Some modern-day progressive-rock bands cite so many influences that they lose their own identity. That is not the case with Shadow Circus, a collective of four seasoned musicians who spent years toiling in the New York City scene before finding each other. The six songs on the band's debut, Welcome to the Freakroom, borrowed heavily from Yes, Genesis, Marillion, Jadis, Spock's Beard and the Flower Kings, but Shadow Circus never completely surrendered its originality.
That originality is even more apparent on Whispers and Screams, as the band takes additional inspiration from Magellan, Muse, Coheed and Cambria and The Mars Volta. The album opens with the seven-part "Project Blue," a 37-minute thriller inspired by Stephen King's horror classic, The Stand. (The band's penchant for literary references also can be seen in its name, which comes from the Ray Bradbury novel Something Wicked This Way Comes.) From manic vintage and modern prog to acoustic alternative country that segues into darker and moodier territory before surging forward with its moving finale, the piece is a tour de force and reveals something new on each subsequent listen.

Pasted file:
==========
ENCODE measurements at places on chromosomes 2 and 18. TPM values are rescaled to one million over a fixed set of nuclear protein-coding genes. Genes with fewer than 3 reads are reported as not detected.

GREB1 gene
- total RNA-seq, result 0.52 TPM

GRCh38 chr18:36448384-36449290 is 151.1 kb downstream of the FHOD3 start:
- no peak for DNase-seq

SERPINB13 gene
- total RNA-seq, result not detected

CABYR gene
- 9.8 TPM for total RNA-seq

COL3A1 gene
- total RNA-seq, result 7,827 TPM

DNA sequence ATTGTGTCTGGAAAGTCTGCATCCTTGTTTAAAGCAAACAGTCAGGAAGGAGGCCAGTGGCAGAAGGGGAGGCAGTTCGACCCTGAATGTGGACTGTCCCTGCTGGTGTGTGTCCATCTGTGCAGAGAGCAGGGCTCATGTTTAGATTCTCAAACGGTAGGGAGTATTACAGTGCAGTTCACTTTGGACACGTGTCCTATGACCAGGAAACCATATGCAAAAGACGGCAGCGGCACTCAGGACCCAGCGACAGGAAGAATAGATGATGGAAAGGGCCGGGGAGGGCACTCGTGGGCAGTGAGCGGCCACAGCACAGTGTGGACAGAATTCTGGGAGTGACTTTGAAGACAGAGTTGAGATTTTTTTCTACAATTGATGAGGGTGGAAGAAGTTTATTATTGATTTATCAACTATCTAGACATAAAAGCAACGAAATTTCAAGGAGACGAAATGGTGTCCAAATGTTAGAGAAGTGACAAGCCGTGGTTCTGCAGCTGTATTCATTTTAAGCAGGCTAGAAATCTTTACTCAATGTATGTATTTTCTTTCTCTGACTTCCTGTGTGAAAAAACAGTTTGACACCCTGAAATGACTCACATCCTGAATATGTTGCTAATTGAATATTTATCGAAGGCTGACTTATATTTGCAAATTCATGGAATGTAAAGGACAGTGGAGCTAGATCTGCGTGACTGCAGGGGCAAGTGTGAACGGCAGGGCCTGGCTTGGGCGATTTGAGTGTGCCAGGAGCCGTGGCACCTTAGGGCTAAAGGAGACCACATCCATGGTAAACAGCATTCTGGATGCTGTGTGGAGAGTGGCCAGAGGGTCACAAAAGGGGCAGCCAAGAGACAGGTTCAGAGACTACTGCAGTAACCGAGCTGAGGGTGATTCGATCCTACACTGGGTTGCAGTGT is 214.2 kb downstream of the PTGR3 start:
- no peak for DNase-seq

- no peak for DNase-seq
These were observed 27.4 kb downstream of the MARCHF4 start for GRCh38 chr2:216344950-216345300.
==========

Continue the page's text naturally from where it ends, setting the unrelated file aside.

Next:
The remaining four songs cover a lot of musical ground, too. The piano-based "When the Morning Comes" sounds like something the Alan Parsons Project might have recorded, thanks to smooth, pleasant melodies and vocalist David Bobick's softer vocals. A cello on "Angel" gives way to an intense jam session with the album's most memorable chorus, and Whispers and Screams closes with the Arabian-flavored instrumental "Then in July, The Thunder Came."
The diverse Bobick may be the guy who brings the most character to Shadow Circus, but guitarist/keyboardist John Fontana, drummer Corey Folta and bassist Jason Croft all back him up with invigorating performances. This is the kind of prog we need more of today – music that blurs so many subgenres into something completely its own, not just something else that sounds like Porcupine Tree.
1) Project Blue
2) When the Morning Comes
5) Then in July, The Thunder Came